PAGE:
Friday, October 26, 2007

There's A Cactus In There

Mammillaria plumosa

When I first obtained this Mammillaria plumosa, (Feather Cactus) it had beautiful, fluffy white, feathery spines and had not yet tillered. (Tillered is another term for clumping or producing basal offsets.) It remained beautiful until I accidentally doused it during my watering routine. It then looked like it needed a good shampoo, but that was taboo.


It’s important not to get the spines wet when watering this species. Actually, the proper method is to place it in a dish of water, and let the soil absorb the water through the drain hole. Because it looked so ratty and had a spongy feel a few weeks later, I thought it had rotted, but I didn’t dump it right then. I just left it where I keep spare pots and stuff, figuring it would dry up and I would dispose of it later.


A few months later, I was looking for a pot in my stash. Much to my amazement, this supposedly rotting cactus had tillered and now had seven new heads. I hadn't watered it in months, it had gone through the heat of May, and actually thrived.



As this Mexico native continues to grow, it will produce more and more heads until it looks like a shallow bowl of cotton balls. Next month, I will give it one last drink until late March. During this winter rest, it may or may not produce inconspicuous white flowers. One never knows. It is not a reliable bloomer. Nevertheless, it’s certainly a survivor!


4 comments:

MrBrownThumb said...

Jebus

How big is your collection of C&S? I guess when you live in AZ you have more space than a couple of windows like I do.

I have this plant it was given to me by a friend last year and it was a pure white color when I got it. Then one day it fell over and got dirty and has never looked the same.

Didn't know about the watering though-I've let the rain deal with the watering this summer. Thanks for the tip.

I have a "living stone" that's blooming right now that I posted about yesterday. What do you have in that area in your collection?

Do you ever hang out on the Cacti and Succulent board on gardenweb? They have a few knowledgeable people that help me by answering questions and post some awesome pics of plants I've never seen in person.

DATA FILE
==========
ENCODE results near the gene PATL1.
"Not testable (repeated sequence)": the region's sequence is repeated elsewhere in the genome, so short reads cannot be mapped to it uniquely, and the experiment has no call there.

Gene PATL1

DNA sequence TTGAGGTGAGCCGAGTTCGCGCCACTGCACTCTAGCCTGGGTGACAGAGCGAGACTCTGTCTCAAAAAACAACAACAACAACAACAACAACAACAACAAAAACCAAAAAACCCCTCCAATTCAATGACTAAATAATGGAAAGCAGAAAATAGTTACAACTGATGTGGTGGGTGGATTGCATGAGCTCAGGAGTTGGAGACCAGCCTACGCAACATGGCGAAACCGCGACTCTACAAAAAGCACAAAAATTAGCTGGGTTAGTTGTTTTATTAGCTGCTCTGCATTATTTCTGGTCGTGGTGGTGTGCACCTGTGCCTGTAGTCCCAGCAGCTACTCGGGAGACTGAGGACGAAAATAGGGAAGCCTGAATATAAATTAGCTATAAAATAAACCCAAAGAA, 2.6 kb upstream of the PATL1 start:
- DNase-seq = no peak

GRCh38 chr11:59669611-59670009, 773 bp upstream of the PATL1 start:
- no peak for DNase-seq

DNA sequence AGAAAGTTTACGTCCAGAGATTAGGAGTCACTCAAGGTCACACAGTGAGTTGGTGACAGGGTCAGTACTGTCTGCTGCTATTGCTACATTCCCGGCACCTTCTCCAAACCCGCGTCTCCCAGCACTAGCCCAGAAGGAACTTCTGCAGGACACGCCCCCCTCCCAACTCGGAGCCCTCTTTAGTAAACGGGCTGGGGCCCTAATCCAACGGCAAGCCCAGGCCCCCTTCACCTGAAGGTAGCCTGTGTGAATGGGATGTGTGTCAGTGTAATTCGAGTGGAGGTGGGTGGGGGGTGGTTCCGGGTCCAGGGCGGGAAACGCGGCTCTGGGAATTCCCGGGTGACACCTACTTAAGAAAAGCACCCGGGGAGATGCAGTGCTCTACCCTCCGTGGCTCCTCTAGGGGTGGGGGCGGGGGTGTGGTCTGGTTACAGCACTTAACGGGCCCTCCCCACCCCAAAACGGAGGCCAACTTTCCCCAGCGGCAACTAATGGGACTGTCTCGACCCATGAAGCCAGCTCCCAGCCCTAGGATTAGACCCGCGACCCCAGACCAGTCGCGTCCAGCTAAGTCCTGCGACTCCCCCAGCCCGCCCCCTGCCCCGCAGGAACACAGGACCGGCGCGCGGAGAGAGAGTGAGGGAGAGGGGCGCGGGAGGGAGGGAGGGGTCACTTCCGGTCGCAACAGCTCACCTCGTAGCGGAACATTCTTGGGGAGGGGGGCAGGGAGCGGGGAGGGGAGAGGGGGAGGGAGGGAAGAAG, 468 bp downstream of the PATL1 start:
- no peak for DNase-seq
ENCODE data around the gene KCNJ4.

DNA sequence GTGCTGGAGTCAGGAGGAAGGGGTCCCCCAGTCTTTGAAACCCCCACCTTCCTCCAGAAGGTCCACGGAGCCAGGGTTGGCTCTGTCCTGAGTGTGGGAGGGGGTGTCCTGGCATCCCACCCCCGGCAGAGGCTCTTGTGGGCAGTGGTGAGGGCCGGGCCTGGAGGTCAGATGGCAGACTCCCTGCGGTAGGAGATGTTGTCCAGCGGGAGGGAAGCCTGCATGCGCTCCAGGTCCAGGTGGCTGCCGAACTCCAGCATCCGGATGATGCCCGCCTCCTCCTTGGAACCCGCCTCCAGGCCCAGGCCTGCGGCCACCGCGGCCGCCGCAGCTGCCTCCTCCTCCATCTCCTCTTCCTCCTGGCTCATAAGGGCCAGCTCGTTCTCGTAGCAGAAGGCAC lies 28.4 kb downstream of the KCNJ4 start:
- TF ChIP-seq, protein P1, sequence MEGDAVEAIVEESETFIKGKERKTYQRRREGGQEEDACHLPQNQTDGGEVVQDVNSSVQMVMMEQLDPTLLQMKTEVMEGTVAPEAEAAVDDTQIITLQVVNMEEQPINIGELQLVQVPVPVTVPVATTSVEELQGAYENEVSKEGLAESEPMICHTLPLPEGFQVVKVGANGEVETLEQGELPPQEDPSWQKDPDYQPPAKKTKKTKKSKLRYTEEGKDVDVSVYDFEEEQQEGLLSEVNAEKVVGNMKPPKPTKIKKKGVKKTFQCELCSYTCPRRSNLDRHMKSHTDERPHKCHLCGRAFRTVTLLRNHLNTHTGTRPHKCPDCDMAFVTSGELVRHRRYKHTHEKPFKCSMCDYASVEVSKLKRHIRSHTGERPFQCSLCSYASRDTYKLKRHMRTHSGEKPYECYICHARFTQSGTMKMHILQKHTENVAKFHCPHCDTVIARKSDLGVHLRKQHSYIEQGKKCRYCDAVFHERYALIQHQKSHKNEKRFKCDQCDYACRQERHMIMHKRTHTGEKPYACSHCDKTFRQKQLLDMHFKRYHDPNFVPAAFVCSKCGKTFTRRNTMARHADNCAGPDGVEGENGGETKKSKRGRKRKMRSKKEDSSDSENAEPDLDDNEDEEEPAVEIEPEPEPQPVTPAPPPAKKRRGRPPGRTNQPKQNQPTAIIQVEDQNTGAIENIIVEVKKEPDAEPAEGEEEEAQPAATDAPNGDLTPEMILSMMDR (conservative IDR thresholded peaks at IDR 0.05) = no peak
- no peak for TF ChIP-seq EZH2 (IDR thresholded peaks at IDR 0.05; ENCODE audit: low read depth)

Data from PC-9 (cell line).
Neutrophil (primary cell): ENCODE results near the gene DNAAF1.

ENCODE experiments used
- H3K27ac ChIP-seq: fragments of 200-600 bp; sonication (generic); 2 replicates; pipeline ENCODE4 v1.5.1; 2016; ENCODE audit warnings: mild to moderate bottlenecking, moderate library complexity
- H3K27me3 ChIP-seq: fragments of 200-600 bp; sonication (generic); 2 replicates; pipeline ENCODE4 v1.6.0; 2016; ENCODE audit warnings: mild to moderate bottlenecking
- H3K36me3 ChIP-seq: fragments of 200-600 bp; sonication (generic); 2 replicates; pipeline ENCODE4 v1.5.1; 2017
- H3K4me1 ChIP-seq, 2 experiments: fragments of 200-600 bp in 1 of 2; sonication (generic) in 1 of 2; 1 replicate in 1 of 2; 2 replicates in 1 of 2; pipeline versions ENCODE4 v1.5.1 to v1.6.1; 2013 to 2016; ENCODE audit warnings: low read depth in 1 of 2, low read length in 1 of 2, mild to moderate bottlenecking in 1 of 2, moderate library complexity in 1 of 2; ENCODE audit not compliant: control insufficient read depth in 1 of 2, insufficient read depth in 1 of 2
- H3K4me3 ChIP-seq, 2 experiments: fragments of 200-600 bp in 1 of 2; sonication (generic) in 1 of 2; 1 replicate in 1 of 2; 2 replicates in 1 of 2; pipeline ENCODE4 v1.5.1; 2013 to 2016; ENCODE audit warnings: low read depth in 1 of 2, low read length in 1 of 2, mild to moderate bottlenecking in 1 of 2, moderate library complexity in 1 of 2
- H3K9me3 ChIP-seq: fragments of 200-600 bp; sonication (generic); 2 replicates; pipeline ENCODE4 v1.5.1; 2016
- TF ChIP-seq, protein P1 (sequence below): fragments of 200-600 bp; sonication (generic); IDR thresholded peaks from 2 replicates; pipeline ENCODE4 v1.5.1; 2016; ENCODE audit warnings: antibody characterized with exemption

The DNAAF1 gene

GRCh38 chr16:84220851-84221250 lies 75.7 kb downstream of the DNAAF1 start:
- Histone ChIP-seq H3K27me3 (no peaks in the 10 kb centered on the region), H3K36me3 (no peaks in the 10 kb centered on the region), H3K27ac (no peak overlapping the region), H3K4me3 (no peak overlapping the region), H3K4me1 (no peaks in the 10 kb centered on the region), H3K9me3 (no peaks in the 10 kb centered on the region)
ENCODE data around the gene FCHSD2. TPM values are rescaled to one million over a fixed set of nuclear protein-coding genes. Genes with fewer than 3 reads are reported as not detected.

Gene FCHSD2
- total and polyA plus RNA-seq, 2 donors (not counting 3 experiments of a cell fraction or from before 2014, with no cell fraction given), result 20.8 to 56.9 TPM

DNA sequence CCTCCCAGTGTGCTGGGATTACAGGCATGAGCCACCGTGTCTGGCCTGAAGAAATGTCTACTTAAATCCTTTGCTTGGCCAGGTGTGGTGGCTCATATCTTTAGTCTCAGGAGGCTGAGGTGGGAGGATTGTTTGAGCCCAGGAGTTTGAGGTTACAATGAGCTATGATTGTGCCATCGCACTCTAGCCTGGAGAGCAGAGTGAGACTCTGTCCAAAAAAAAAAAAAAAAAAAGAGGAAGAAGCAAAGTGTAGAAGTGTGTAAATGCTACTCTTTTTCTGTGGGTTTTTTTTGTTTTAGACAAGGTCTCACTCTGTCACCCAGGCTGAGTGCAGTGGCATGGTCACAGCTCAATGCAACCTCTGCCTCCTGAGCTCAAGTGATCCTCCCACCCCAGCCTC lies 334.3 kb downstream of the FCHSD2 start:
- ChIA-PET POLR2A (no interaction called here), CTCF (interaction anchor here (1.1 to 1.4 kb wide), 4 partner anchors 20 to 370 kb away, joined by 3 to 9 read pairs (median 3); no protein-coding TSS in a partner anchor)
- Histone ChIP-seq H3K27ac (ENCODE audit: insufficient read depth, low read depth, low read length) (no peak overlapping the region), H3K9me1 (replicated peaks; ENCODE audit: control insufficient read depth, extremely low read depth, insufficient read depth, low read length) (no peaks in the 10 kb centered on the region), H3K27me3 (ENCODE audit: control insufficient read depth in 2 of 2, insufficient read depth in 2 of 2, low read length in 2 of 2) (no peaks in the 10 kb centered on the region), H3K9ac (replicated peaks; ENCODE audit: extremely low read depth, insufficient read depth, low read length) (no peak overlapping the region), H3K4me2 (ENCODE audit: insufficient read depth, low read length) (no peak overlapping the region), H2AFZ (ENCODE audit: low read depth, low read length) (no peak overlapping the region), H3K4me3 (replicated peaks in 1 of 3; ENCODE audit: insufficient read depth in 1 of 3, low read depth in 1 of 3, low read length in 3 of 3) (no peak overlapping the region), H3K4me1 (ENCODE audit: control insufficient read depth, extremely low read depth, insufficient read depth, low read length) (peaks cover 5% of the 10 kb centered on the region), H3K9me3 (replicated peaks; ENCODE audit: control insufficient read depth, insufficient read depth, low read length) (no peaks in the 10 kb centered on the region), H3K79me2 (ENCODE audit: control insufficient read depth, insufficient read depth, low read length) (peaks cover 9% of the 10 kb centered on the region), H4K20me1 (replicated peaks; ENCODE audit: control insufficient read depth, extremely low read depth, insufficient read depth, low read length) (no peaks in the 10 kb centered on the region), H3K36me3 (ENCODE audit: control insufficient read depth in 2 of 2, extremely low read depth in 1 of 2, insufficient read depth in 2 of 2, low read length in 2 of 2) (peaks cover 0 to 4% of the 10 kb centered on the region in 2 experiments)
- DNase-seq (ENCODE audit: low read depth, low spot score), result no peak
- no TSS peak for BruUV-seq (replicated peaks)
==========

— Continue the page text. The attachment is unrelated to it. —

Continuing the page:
No Rain said...

I have at least 120 different species of potted cacti and 50-60 succulents in pots. In the landscape, I probably have another 50 varieties of cacti and succulents. My property is 3/4 acre, so there's room for all of it. However, my patio is getting a bit crowded with all the varieties that can't take full sun. I really need to stop, but, I just picked up two more really nice cactus specimens this past week.
There are some genera and species of succulents that I stay away from--and Lithops are in that category. I've never had good luck with them, or Crassula, Duvalia, Echeveria, Sedum, and Sempervivum, all of which seem to melt in this climate. I do have one Pleiospilos nelii (Split Rock) that has survived out of quite a few that bit the dust.
I do occasionally check out Garden Web. It does have some good info, and I like to use it to verify specific species if I have doubts about the labeled info.
Thanks for asking.

MrBrownThumb said...

Hey,

I just saw your re on my blog and actually saw that you had replied. I like the new feature of getting notified when you leave a comment on a blog.

I lived in AZ (Sedona) for a while and wish I had been into C&S when I lived there. I remember I used to pass by a little cacti nursery on a road that lead up to Jerome from Cottonwood. So many options I could have had if only I knew I'd end up falling for these little guys years later.

:)

kate said...

"I really have to stop" ... that sounds like one of my familiar refrains. You must have a wonderful collection and no wonder you want to keep adding to it.